Ah, the Summer Olympics. I'm not sure what I love the absolute most about the games but anyone who knows me can tell you I'm one of those obsessive Olympic viewers.
I mean, if you don't believe me, call my cable company. They've had to replace our digital recording device 19 times already, and we've still got another week to go.
Yep, I love, love, love the Olympics.
It's just that, there are a few teensy weensy little things that bug me about the games. Only a couple, really.
Like, it irritates me that badminton continues to be considered an Olympic sport after baseball got the shaft. (Especially in light of this year's badminton scandal dude, isn't that some kind of oxymoron?) But anyway, that's all.
Well, that and handball. I mean, I think softball should totally get props over handball, but whatever.
Oh, and that annoying Andrea Joyce from NBC. Who wrote the questions she's asking these just-out-of-the-pool-and-can't-talk-because-I-just-spent-all-my-oxygen swimmers anyway? "Michael Phelps, you just blew the event you dominated in 2008. How do you feel in this moment?" Just once I'd love to see one of them toss her in the drink, microphone and all.
But, that's all. I love everything else.
Pretty much. Sorta.
Look, I'm not alone in my peeves. For instance, my husband Kerry wants to know what the heck the pingpong players are doing with the ball just before they launch into super-over-exaggerated movements atop that tiny little court.
For her part, my sister Gina inquires why it's considered pingpong everywhere and all the time except during the Olympics when it's, ahem, "table tennis."
She's also chapped that professionals play against amateurs in certain sports. Hmm. She's got a point there.
For my buddy Mariah Gibbons, it's the pageantry of the opening ceremony she loves, while it pains her to see any athlete (who's clearly trained a lifetime to get to that particular moment) fall victim to an off day. Agreed.
Trumbull county native Charleen Scott is also saddened by fall-short performances - and inane editorial remarks, especially if they disparage American players in any way. Maybe we'll both be lucky and see jabber-mouth Joyce get an Olympic-sized wedgie soon.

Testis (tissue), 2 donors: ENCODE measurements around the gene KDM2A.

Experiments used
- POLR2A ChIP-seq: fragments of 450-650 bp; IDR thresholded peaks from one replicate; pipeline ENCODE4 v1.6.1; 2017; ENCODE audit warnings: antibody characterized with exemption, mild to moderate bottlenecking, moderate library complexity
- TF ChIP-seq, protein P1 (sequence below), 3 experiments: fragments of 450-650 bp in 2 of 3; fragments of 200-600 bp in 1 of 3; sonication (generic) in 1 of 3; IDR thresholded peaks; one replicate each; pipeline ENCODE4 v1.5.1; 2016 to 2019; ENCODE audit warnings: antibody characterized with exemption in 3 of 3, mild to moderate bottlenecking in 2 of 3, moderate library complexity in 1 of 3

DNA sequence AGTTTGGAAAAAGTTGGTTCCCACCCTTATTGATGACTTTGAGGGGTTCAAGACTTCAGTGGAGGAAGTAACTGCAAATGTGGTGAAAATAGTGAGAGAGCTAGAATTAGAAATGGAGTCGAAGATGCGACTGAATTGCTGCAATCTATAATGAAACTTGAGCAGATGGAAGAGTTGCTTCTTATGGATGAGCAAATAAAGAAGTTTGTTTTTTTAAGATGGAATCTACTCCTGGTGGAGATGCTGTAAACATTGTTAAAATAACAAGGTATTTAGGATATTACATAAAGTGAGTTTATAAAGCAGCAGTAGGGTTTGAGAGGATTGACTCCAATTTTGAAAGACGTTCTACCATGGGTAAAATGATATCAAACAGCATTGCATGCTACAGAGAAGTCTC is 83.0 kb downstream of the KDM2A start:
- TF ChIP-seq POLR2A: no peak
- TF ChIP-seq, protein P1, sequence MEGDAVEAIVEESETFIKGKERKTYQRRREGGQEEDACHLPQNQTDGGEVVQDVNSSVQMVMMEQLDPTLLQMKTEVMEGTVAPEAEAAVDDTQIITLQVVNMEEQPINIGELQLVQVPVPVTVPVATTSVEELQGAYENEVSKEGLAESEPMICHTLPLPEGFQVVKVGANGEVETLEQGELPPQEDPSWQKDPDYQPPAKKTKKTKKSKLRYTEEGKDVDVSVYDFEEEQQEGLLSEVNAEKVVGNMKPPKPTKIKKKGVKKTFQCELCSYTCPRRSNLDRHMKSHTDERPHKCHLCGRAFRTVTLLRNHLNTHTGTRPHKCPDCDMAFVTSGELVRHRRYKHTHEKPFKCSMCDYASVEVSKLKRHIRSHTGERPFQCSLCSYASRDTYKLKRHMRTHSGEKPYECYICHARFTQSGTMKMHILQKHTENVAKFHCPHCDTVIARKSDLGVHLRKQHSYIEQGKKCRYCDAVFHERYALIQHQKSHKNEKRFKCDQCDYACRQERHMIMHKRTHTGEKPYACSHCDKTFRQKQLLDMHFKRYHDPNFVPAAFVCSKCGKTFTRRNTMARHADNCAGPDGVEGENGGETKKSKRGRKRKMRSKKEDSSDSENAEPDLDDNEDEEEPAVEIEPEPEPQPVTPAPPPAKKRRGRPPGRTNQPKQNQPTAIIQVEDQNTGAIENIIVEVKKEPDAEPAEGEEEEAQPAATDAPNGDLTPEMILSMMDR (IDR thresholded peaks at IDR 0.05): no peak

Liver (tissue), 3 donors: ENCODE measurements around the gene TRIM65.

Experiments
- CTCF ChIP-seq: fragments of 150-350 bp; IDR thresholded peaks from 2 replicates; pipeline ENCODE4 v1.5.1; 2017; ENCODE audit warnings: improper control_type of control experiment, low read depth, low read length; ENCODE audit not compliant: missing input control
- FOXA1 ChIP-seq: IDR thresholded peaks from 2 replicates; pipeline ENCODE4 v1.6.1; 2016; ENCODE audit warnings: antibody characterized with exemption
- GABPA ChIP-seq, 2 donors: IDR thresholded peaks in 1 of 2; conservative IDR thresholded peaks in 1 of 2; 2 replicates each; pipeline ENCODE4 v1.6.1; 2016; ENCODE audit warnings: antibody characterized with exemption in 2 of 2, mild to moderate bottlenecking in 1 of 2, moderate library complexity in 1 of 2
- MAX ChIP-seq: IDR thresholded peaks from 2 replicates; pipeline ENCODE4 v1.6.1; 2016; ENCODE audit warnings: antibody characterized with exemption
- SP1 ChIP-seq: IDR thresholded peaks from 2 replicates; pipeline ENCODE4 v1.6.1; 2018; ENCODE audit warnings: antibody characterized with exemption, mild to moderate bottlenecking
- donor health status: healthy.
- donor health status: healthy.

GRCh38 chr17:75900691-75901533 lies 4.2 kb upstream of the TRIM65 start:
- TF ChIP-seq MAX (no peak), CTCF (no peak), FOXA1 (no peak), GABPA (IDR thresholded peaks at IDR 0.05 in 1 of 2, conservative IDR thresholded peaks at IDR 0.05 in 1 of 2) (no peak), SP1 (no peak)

Either way, my pal Connie Poulton's been hooked on women's gymnastics since she saw Olga Korbut perform in the 1970s. It's also girl gymnast mania for my little pal Samantha Phillips, though it was a few years later when the 20-something fell in love with that sport.
But the truth is that the Olympics are that very special time when dunderheads like me think we somehow have the right to weigh in on a sport in which we could never even dream of competing. So, what do we very vocal viewers actually know? Not much. Except this:
- When you win, or even when you don't, thank your mother - and God. Not necessarily in that order.
- We want you to be confident but not too cocky, especially to your fellow American athletes. Be nice.
- We want you to sing or at least mouth the words to the "Star Spangled Banner" up on that podium. Seriously. We mean it. You're representing the entire nation up there; please remember that.
Ah, one last thing
- It's OK to cry - whether it's out of joy or frustration. Because, at the end of the day, we will cheer for American Olympic athletes over anyone and everyone else. Period.
In fact, all we really want is for you to beat China. And Russia. And Japan. And Romania. Ooh, and you gotta smoke France, for the love of Pete!
Go Team USA!
Kimerer is a Tribune Chronicle columnist and crazy-nutball cheerleader for any and all U.S. Olympic athletes - even ping-pong. Contact her at firstname.lastname@example.org.